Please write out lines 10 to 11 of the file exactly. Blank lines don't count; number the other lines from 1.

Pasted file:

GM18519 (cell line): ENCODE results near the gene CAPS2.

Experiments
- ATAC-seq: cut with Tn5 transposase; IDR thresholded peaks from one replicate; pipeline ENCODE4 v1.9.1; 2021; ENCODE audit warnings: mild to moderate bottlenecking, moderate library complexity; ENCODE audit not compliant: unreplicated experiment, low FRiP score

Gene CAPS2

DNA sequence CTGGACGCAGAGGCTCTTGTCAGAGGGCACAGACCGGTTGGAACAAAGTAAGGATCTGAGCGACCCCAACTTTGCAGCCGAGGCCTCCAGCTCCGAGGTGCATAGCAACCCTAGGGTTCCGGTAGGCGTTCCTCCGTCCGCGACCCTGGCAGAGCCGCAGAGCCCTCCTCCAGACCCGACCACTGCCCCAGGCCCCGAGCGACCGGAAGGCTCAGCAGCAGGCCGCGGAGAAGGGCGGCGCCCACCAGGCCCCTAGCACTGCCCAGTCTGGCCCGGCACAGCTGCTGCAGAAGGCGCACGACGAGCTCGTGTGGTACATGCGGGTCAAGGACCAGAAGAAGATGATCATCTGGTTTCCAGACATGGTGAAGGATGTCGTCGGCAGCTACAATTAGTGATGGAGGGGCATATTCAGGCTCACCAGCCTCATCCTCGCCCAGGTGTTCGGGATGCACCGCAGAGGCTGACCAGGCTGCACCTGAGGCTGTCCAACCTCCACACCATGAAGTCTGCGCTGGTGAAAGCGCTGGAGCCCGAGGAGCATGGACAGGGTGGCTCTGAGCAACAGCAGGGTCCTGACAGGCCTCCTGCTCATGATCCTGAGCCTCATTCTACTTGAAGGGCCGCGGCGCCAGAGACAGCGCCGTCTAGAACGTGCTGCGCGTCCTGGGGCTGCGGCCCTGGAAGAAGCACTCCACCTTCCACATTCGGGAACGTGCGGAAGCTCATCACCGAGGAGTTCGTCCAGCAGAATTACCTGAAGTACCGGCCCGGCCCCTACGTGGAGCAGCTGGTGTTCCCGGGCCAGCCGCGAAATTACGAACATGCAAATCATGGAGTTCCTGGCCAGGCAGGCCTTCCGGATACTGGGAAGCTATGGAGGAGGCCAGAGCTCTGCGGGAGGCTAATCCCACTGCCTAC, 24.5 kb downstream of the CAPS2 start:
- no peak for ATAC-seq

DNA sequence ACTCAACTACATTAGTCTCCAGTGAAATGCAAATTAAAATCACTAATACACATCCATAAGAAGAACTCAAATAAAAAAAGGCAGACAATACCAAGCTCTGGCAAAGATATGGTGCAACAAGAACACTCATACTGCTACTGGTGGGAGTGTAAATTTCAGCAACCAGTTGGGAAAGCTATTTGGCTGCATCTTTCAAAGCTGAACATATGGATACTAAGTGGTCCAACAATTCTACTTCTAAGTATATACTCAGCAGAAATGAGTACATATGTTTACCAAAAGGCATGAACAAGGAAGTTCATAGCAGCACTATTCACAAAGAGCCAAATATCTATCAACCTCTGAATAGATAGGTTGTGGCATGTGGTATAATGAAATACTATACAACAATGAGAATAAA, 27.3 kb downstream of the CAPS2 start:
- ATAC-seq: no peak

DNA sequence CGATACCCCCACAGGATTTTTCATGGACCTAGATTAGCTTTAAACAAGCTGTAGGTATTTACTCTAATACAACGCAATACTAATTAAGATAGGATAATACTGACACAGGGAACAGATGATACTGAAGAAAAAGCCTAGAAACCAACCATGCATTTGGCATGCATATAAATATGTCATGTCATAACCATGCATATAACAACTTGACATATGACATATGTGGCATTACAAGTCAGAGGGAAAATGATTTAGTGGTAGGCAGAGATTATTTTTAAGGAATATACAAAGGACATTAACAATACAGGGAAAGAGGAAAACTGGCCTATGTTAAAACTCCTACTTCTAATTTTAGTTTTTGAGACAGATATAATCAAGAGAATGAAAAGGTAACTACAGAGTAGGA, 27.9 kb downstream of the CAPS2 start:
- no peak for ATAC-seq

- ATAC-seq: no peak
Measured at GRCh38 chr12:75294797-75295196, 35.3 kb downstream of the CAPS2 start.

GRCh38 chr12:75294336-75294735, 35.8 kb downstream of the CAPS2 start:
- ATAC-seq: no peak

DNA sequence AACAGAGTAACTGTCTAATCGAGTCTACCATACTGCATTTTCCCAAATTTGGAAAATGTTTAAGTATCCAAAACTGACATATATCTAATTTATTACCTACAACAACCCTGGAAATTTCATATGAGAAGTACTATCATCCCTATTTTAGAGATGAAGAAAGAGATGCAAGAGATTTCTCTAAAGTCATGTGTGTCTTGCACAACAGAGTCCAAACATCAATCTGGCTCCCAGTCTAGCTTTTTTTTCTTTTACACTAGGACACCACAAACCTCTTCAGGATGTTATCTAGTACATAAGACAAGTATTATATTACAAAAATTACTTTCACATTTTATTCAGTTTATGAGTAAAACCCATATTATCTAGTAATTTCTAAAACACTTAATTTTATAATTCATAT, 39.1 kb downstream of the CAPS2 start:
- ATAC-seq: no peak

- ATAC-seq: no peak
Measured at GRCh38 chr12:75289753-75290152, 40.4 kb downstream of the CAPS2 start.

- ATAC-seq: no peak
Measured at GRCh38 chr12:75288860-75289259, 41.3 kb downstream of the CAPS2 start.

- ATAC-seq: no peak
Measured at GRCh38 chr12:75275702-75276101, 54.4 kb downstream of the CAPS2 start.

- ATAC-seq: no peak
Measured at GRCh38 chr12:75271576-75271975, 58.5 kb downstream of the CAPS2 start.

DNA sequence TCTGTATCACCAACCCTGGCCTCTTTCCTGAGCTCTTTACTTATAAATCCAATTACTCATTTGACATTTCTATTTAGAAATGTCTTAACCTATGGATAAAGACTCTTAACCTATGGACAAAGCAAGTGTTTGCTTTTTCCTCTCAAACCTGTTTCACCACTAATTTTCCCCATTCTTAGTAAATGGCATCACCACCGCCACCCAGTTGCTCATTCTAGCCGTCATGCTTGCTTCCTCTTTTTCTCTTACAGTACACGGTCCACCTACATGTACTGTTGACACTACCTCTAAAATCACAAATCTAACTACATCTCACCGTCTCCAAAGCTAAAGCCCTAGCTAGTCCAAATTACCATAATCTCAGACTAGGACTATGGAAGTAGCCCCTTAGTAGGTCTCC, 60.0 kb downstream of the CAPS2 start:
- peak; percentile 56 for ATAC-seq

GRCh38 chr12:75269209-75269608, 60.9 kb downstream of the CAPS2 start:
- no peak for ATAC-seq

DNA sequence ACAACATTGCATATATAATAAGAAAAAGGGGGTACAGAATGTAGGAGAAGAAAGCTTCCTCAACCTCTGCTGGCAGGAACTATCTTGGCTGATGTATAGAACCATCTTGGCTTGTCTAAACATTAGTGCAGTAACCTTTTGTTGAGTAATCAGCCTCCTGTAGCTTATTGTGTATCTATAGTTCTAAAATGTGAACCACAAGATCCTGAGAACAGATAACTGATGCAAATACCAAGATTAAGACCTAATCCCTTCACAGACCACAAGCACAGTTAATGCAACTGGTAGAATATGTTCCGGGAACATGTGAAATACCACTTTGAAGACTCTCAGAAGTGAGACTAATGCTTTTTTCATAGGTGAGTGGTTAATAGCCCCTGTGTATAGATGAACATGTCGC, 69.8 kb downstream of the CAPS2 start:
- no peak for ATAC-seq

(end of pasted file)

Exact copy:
- no peak for ATAC-seq

- ATAC-seq: no peak